How to Use Whiteboards in the Classroom: 7 Awesome Tips and Activities for ESL Teachers
Whiteboards can be an extremely useful tool in the ESL classroom.
Whether you’re using the larger whiteboard at the front of the class to demonstrate, or getting your students to interact with mini whiteboards, it’s a great way to add a visual and interactive element to any class.
In this guide, I’ll show you some tips for managing your whiteboard well, as well as give you some example activities you can use with mini whiteboards to engage your students.
- How to Use a Whiteboard in the Classroom
- 1. Section off your whiteboard into different areas
- 2. Use colors
- 3. Write it out in print, avoid cursive
- 4. Keep a running list of new language taught in the lesson
- 5. Remind your students to write things down
- 6. Suggest that your students take photos of the whiteboard at the end of class
- 7. Ask before erasing
- Using Mini Whiteboards in Classroom Activities
How to Use a Whiteboard in the Classroom
1. Section off your whiteboard into different areas
You need to keep a lot of information on your whiteboard. At the very least, you should have the following:
- your name
- your students’ names (unless it’s a really big class and you don’t have the space to write them all)
- the chapter, page and/or theme for the lesson
- the lesson’s target grammar and/or vocabulary
- a small workspace for you to write down things that won’t need to stay up all class, like comprehension questions (for a listening or reading activity), corrections and the homework you assign.
I recommend writing your name and the lesson’s textbook chapter, page or theme at the very top. Students’ names (if you write them) can go under yours. Leave all of this information on the board throughout the lesson since you may need to refer back to it.
Under that, draw a vertical line splitting your whiteboard about 40 – 60. The 40 is for your lesson’s target grammar and vocabulary. The 60 is your workspace. Alter this as needed depending on what you’re teaching.
Having these dedicated sections on your whiteboard is the most essential step for balancing your need to use the board as a visual aid and your students’ need to see the board as a visual representation of the lesson you’re teaching.
2. Use colors
One of the most frequent compliments I get from my ESL students is that my whiteboard notes are easy to understand. Certainly, sectioning off my whiteboard into different areas goes a long way towards that, but another thing they’ve told me that they appreciate is my use of colors.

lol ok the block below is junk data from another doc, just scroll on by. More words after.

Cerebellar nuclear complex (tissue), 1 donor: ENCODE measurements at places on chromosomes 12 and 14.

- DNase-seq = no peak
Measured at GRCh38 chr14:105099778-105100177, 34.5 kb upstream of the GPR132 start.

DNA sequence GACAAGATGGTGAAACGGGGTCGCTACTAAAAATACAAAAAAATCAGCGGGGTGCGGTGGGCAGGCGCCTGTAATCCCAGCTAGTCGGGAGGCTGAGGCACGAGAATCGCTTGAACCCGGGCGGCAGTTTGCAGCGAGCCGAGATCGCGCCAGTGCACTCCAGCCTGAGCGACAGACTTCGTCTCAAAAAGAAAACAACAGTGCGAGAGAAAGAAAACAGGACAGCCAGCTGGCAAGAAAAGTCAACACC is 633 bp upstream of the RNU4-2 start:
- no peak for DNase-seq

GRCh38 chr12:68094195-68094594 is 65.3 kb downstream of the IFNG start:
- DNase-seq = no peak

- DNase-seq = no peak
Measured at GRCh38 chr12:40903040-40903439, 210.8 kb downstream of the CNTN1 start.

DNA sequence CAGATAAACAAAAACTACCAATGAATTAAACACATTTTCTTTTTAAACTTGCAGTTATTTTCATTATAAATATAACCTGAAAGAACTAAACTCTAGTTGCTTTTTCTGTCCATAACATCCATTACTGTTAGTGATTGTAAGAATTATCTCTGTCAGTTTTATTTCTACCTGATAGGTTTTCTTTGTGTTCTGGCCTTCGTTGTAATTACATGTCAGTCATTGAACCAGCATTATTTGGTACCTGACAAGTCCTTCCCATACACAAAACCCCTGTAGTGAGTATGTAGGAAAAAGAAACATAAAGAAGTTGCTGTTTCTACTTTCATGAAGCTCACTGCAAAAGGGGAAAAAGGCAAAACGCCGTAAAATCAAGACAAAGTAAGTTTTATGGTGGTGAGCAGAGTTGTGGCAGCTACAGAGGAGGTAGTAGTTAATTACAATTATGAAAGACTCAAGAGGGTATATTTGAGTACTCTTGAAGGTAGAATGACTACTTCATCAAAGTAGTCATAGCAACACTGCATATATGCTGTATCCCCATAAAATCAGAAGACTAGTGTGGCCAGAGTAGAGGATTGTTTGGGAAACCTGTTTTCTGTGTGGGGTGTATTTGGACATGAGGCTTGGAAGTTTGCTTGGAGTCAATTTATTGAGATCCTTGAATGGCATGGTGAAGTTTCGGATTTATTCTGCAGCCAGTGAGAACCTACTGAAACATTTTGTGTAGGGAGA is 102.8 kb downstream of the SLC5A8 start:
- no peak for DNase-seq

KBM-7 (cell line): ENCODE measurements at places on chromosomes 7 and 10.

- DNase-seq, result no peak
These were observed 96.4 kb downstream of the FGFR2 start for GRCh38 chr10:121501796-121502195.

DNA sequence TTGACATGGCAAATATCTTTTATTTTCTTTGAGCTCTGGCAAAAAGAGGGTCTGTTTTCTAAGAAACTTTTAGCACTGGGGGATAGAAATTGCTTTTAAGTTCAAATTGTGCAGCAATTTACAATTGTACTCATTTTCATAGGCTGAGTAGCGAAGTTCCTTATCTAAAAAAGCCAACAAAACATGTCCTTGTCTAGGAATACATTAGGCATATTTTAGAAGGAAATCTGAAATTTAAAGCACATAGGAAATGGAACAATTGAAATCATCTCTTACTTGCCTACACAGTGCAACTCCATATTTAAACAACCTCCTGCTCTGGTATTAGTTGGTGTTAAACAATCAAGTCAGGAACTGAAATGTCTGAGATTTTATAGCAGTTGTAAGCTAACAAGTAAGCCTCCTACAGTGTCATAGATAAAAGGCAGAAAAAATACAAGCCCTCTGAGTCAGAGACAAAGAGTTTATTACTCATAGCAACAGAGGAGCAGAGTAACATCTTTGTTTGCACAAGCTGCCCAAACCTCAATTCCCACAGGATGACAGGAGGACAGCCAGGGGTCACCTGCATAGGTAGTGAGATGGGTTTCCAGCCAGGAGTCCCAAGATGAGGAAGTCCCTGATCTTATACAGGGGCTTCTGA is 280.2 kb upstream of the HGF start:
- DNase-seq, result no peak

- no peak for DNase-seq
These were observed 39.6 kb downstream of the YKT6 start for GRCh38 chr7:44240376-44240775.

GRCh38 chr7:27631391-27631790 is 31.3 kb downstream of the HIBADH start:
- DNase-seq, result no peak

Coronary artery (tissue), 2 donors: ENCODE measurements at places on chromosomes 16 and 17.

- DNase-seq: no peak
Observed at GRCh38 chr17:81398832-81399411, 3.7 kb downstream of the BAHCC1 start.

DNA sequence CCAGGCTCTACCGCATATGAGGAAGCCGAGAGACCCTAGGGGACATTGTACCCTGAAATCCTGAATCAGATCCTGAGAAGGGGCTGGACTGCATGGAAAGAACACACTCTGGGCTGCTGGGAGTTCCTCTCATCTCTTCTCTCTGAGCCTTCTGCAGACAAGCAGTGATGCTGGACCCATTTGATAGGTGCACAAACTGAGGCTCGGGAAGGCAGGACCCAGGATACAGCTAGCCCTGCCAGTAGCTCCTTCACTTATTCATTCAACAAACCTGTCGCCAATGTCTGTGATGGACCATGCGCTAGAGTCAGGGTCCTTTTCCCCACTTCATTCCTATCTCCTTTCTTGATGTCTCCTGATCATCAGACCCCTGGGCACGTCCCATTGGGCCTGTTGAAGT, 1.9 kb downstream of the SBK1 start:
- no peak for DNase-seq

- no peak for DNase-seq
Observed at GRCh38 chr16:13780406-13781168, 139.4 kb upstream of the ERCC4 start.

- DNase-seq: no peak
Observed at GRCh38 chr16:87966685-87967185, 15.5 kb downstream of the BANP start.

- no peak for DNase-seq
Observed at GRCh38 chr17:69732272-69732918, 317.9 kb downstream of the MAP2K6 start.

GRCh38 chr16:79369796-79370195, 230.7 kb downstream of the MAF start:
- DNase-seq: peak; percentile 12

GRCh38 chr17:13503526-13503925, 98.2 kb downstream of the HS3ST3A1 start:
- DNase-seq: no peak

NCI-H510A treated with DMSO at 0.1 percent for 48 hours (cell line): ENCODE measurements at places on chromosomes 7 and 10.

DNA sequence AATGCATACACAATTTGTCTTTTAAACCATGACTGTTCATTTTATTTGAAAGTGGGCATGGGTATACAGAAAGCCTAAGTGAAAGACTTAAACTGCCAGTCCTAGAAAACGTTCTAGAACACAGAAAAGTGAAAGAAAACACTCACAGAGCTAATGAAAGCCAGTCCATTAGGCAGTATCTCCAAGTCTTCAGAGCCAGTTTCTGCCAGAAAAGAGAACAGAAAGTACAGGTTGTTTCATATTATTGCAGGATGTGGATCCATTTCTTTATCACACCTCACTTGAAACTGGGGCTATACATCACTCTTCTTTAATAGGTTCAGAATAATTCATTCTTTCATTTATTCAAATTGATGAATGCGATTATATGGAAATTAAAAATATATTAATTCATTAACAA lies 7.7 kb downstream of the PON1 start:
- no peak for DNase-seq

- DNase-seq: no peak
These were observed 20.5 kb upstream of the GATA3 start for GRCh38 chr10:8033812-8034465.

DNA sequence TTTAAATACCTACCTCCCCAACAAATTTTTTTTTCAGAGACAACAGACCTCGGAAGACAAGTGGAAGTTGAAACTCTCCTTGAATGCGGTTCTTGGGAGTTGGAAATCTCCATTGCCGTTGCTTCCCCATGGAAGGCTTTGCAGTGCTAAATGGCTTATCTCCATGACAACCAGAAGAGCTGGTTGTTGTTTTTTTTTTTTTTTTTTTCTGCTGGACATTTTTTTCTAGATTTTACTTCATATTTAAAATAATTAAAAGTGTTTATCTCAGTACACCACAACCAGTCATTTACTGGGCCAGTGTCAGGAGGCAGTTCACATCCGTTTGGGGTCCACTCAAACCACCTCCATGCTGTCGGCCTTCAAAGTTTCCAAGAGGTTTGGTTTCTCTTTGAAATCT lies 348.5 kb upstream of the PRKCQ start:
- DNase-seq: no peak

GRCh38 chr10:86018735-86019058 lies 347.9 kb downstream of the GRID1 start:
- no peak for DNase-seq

I use three different whiteboard markers to make notes in class: a black one, a red one and a blue one. And I use each of them for different purposes.
- The main marker is the black one. I use this one to write all of the key information for the lesson: names, chapter, theme, key grammar and vocabulary. I may also use it to draw sketches or tables when I’m presenting new language or concepts.
- The red one is the highlighting marker. I use this one to underline key words in sentences. For example, if I’m presenting “I am from London,” I’ll underline “I am” and “London” in red to show my students that these are the parts that’ll change depending on who they’re talking about.
- Red is also the “mistake” marker: during correction, I’ll sometimes write down what the student said in black and then use red to correct the error.
- Finally, I use blue for temporary notes in my workspace area, like comprehension questions or corrections.
Using colored markers like this helps the students make sense of what’s on the whiteboard more easily and get what they need from it faster.
3. Write it out in print, avoid cursive
Although most ESL students have learned cursive at some point in their lives, they’re not in the habit of using it. When notes are in cursive, students will need a little extra time to read them, and the act of deciphering the cursive will distract them from their main task: taking in the new language from their lesson.